Small business owners who want to use independent contractors need to be sure these workers really aren’t employees. SENT: 450 words.

IN BRIEF:

_ MASSACHUSETTS CONGRESS: The two newest Democratic members of Congress from Massachusetts have received their first committee assignments. SENT.

_ LEGAL MARIJUANA-MASSACHUSETTS: Pot shops in Massachusetts have racked up nearly $24 million in sales since the first ones opened two months ago. SENT.

_ RIGHT WHALE PROTECTION: The developer of an offshore wind energy project is partnering with environmental groups on a plan to try to protect the endangered North Atlantic right whale. SENT.

_ TENT DEATHS: Authorities in Massachusetts say two people have been found dead in a tent in an area known as a camp site for homeless people. SENT.

_ WRONG MAN-KIDNEY REMOVED: A Massachusetts doctor who erroneously removed a kidney from the wrong patient has received a reprimand from the state. SENT.

_ GIRL DIES: Authorities say an 11-year-old Massachusetts girl who died days after going into medical distress at her great uncle’s house had fentanyl in her system. SENT.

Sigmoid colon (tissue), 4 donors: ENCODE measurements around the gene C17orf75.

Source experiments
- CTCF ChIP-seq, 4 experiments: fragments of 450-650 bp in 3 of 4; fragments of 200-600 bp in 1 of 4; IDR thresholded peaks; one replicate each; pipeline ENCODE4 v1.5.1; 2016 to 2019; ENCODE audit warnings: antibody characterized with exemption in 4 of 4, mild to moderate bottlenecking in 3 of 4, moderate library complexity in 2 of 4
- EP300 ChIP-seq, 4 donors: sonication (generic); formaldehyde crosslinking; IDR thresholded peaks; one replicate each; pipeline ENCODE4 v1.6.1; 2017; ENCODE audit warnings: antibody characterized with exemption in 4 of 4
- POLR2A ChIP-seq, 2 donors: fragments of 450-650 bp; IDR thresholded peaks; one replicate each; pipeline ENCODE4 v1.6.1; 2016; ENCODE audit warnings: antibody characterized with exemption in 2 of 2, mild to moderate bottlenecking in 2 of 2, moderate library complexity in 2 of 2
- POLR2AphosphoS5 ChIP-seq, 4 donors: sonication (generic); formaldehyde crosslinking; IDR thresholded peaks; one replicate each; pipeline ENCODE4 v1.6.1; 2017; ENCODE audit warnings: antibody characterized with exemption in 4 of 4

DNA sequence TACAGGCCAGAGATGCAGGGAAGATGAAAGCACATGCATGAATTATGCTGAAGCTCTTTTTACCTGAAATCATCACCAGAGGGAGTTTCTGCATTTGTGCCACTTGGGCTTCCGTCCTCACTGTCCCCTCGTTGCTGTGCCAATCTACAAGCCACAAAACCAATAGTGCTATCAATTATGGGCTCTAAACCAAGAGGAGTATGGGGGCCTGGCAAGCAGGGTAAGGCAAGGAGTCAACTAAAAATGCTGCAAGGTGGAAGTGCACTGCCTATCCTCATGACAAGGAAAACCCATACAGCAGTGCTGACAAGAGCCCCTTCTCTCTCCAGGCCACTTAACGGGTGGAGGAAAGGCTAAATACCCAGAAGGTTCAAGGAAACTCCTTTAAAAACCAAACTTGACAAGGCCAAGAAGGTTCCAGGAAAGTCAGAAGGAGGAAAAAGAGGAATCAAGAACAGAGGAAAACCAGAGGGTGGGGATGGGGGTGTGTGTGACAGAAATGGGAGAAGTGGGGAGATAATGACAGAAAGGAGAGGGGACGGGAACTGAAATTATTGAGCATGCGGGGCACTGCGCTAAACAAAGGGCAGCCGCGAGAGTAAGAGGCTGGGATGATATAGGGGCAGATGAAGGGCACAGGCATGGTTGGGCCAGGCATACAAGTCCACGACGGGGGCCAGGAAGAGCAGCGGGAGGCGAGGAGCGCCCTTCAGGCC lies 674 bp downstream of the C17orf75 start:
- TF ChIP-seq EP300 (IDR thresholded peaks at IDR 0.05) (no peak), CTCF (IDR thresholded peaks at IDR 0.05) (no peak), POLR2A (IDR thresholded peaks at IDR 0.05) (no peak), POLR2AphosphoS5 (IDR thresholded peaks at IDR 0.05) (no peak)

_ STORM RESPONSE FINE: Massachusetts has penalized National Grid $750,000 for what the state calls the utility’s inadequate preparation and response to a destructive 2017 wind storm. SENT.

_ TEEN FATALLY SHOT: The victim of a weekend shooting in Pittsfield has been publicly identified as an 18-year-old man from Dalton. SENT.

_ COMPUTER SEX CHARGE: A Massachusetts man has been accused in New Hampshire of using a computer to arrange a sexual encounter with a person whom he believed to be a child. SENT.

SPORTS

CAVALIERS-CELTICS

The Cleveland Cavaliers visit the Boston Celtics. UPCOMING: 600 words, photos. Game starts 7:30 p.m.

PATRIOTS-STEADY DEFENSE